Global warming trends

Every so often I go and have a look at the global warming search term trends to see how things are going. This time I’ve collected them together.

The general overview of searches

Below is an overview of the trend since 2004 till present on the search terms “global warming”, “Greenhouse gas”, “”climate change”, “climategate” and for comparison “antarctic”.

Trends of various search terms on Google

First, taking the term “Antarctic”, we see that there is a general trend for search volumes to decrease with time, although as we are not told what exactly this figure means, it is likely it means that the relative importance of the term “Antarctic” has declined.
So, the rise in “Global warming” is just phenomenal from 2004 till 2007 when it clearly peaked. Whilst if we look closely we can also see that “greenhouse gas” and “climate change” had a temporary peak in 2007, their relative decline since 2007 is smaller.


Something which shows up quite clearly, particularly in “Climate change” and “Greenhouse gas” is Climategate.” However, it is surprising how relatively small the effect was on the search term “Global warming”. Perhaps this is because “global warming” had already seen a massive decline in public interest which far outdwarfed the scandal of Climategate.
Whatever the truth, whilst for those of us involved it may have seemed huge (I created the petition asking for the investigations), the reality is that climategate was just a temporary reprieve in public interest.

Yearly Cycle

Yes, if you have been wondering, there is a pronounced yearly cycle to the “global warming” search term. And “term” may well be right in two of its meanings.

"Global warming" Cyclic trend by year

“Global warming” Cyclic trend by year

Because the scale of searching seems to closely follow the academic year. The Xmas break is clearly seen. Then around June/July as we enter the exam period, the number of searches decrease until it reaches another low at the hottest time of the year, so a time if common sense had anything to do with it we would expect a peak. And then when the young minds return to the classroom to be indoctrinated again, we see a rise.  Or perhaps we should conclude:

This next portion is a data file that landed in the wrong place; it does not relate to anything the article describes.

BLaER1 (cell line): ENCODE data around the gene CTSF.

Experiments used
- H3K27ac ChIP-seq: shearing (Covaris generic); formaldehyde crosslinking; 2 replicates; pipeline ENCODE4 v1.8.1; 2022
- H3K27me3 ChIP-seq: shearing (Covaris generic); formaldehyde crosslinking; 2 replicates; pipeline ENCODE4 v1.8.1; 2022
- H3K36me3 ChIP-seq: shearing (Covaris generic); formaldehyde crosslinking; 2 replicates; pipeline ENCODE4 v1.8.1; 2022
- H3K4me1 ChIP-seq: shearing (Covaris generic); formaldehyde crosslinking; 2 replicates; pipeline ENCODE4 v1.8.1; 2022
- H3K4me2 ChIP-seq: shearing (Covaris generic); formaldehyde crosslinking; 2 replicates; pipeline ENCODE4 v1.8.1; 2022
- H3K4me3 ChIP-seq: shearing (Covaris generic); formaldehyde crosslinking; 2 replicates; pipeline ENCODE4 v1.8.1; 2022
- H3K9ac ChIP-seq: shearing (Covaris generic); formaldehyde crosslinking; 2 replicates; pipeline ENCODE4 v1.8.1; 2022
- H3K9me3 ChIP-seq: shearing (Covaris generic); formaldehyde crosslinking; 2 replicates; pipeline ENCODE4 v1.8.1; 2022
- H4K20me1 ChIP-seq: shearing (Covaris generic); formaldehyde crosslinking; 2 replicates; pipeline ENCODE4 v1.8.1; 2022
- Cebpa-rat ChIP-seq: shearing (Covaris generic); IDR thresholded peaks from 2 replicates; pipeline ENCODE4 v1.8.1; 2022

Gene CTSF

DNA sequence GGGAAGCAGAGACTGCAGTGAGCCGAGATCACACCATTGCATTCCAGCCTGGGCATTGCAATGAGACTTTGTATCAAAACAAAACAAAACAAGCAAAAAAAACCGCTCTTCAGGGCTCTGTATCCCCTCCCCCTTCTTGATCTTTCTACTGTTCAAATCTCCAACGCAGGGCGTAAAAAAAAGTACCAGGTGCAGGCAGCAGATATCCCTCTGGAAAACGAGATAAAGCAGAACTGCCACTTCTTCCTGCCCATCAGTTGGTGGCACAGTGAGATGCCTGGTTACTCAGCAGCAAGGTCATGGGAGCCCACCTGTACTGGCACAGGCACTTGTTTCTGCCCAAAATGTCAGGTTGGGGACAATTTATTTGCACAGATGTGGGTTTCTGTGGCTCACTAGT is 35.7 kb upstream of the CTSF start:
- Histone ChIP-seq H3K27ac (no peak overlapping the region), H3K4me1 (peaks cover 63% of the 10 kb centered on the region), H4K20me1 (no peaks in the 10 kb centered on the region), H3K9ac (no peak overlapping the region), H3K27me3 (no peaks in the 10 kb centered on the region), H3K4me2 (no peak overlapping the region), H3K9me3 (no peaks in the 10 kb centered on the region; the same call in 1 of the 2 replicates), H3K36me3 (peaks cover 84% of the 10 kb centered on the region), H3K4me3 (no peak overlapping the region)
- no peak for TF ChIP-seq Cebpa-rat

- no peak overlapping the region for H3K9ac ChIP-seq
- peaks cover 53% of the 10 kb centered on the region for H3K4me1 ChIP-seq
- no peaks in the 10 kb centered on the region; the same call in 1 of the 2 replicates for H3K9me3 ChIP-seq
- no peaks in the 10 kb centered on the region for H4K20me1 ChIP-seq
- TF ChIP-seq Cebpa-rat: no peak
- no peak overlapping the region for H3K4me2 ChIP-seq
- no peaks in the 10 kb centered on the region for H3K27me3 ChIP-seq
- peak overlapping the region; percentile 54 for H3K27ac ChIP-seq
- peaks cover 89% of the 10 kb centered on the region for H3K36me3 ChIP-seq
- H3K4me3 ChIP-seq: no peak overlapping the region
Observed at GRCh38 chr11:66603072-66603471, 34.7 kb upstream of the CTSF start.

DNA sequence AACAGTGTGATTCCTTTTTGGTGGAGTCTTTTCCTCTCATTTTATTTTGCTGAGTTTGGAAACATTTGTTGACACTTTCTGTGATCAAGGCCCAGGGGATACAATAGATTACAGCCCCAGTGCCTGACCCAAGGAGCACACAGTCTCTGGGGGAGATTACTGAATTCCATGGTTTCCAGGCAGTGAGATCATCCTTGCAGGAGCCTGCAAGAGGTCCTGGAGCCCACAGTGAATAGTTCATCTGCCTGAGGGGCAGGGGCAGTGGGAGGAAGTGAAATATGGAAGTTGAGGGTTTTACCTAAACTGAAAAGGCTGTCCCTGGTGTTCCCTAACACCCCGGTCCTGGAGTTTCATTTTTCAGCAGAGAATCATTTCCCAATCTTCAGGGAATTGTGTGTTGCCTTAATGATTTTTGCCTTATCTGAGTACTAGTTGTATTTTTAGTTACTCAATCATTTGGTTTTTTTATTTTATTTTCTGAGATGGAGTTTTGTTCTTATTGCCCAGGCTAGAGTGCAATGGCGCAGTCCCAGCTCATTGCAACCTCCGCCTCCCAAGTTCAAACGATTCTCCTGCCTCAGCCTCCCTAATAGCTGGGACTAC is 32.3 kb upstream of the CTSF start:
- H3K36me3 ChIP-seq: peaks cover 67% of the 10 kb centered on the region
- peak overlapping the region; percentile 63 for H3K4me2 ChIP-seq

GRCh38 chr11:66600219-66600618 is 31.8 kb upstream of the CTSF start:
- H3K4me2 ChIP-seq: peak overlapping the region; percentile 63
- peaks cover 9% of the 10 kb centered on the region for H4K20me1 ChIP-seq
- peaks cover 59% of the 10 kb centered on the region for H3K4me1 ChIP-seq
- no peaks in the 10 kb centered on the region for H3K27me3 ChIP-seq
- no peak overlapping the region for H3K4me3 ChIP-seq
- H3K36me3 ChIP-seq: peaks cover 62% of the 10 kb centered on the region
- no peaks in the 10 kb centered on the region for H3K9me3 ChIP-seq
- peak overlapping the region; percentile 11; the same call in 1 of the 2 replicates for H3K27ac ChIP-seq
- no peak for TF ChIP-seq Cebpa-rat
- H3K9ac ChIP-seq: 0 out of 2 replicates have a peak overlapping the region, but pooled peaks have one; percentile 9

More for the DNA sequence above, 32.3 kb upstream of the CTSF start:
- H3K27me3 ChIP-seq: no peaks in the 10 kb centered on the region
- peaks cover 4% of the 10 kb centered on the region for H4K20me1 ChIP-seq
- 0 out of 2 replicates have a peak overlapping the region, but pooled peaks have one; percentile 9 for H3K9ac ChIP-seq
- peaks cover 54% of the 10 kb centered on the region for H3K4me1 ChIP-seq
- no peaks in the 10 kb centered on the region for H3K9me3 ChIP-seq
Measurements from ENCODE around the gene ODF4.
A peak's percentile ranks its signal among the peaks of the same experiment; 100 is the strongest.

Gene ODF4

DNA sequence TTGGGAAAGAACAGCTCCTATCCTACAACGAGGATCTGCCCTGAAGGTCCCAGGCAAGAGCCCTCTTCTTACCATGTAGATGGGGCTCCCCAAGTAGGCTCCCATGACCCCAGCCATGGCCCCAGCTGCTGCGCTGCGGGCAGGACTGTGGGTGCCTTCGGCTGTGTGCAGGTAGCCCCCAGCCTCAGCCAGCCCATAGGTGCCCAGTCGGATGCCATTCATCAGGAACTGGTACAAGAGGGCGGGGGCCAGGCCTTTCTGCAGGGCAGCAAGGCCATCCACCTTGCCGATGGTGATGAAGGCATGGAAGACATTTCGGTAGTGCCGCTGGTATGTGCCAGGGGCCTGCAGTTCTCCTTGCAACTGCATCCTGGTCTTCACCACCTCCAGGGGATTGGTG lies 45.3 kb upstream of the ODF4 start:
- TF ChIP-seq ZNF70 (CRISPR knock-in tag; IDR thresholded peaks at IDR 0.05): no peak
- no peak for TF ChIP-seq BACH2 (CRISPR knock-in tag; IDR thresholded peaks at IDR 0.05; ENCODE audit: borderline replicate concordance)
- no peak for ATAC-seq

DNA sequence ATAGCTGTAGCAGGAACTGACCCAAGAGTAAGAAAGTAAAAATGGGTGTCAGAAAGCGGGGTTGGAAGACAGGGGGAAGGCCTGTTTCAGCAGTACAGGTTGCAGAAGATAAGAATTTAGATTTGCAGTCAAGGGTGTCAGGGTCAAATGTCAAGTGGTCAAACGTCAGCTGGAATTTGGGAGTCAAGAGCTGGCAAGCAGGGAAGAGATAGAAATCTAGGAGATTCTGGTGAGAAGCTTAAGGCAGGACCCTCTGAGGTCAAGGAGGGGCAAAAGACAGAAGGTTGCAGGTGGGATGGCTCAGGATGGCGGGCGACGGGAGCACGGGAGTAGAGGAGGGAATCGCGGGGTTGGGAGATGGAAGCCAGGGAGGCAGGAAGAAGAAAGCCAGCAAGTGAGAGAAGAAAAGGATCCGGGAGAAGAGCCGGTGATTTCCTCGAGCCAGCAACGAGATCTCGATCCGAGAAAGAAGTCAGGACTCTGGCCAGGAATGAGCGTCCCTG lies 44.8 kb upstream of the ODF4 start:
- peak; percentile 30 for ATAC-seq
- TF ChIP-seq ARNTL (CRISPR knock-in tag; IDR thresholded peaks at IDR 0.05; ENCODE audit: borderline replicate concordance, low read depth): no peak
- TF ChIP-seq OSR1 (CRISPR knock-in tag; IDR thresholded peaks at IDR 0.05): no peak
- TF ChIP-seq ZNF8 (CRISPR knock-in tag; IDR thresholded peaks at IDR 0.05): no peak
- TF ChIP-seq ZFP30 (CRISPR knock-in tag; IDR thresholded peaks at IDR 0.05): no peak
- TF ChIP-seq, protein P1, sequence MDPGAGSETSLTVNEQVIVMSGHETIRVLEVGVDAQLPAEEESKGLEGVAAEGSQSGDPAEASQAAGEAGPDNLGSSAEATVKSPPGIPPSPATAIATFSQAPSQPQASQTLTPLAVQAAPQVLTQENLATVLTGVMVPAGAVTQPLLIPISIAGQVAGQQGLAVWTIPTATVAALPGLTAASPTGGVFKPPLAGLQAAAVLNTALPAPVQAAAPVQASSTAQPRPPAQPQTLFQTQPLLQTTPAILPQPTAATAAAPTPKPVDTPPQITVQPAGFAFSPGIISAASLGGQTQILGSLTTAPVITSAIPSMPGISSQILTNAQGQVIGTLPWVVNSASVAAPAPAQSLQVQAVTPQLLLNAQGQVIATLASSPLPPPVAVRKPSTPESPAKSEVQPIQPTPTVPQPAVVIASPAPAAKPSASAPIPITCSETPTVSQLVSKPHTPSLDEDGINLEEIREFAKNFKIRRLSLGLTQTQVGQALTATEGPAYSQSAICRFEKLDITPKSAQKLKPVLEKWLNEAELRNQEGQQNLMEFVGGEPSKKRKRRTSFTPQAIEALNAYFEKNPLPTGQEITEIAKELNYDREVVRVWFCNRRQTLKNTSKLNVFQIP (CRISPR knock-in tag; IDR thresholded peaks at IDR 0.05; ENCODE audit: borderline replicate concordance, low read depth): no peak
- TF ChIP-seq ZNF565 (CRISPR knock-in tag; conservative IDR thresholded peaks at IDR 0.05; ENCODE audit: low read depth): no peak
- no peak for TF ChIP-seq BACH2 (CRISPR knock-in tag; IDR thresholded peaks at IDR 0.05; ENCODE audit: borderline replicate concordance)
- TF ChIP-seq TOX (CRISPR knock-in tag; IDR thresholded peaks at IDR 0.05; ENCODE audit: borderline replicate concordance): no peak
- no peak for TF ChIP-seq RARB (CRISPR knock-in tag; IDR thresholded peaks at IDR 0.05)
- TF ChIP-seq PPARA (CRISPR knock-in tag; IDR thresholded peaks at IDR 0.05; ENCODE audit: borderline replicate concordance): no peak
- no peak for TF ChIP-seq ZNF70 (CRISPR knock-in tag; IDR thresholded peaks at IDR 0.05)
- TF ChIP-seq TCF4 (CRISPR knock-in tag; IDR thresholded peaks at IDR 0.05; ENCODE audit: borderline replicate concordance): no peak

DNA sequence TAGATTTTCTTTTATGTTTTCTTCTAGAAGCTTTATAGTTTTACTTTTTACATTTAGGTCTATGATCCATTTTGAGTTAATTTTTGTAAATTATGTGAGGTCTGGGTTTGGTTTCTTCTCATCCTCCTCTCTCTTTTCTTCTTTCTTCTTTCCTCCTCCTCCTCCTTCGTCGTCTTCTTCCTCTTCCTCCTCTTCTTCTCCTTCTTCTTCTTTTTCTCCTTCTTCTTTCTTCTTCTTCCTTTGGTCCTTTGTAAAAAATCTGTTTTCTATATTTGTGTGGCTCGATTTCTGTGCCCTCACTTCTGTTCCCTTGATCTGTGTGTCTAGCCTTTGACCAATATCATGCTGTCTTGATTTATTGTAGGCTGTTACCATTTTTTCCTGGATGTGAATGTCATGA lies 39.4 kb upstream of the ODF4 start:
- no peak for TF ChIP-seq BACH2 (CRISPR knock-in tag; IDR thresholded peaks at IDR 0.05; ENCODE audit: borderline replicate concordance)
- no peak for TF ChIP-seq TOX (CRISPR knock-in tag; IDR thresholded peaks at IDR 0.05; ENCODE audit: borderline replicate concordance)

Interest in global warming peaks in colder months!

Unfortunately, not all the world has the same winter months. But it isn’t possible using Google trends to select out only northern countries, so instead I’ve selected out the long term trend and plotted below:

US, UK & Canada trends for "Global warming".

US, UK & Canada trends for “Global warming”. (Note dates centred mid year)

Now the trend is even stronger and for example on the UK (red) line we often seen two distinct dips corresponding to the Easter and summer school holidays.

Global warming is climate related!

And of course the irony is that the global warming search cycle is clearly climate related as the following two plots show:

"Global warming" search trend for US, Australia and India showing distinct differences in cycle

“Global warming” search trend for US, Australia and India showing distinct differences in cycle. (Notes date centred mid year)

To understand this, first look at the blue line (US) which shows the typical Northern cycle. Then compare this to India (red). Notice how in 2007/2008, there is a strong yearly trend but this is out of phase with the US. I presume this is because of their monsoon climate. Next look at the orange and see how the lowest dips coincide with the US small “summer dip”.
To show that this is climatic, below I’ve plotted the three big southern hemisphere English speaking countries: Australia, S.Africa and New Zealand.
"Global warming" search trends for southern hemisphere English speaking countries of Australia, S.Africa and New Zealand

“Global warming” search trends for southern hemisphere English speaking countries of Australia, S.Africa and New Zealand. (Note dates centred mid year)

Australia and New Zealand are culturally very similar and geographically relatively close. So, perhaps the strongest evidence is the close similarity between S.Africa and this pair. Again these southern nations have their strongest dip in June/July in contrast to the Northern states dip in December/January.

Interest in global warming peaks in colder months!

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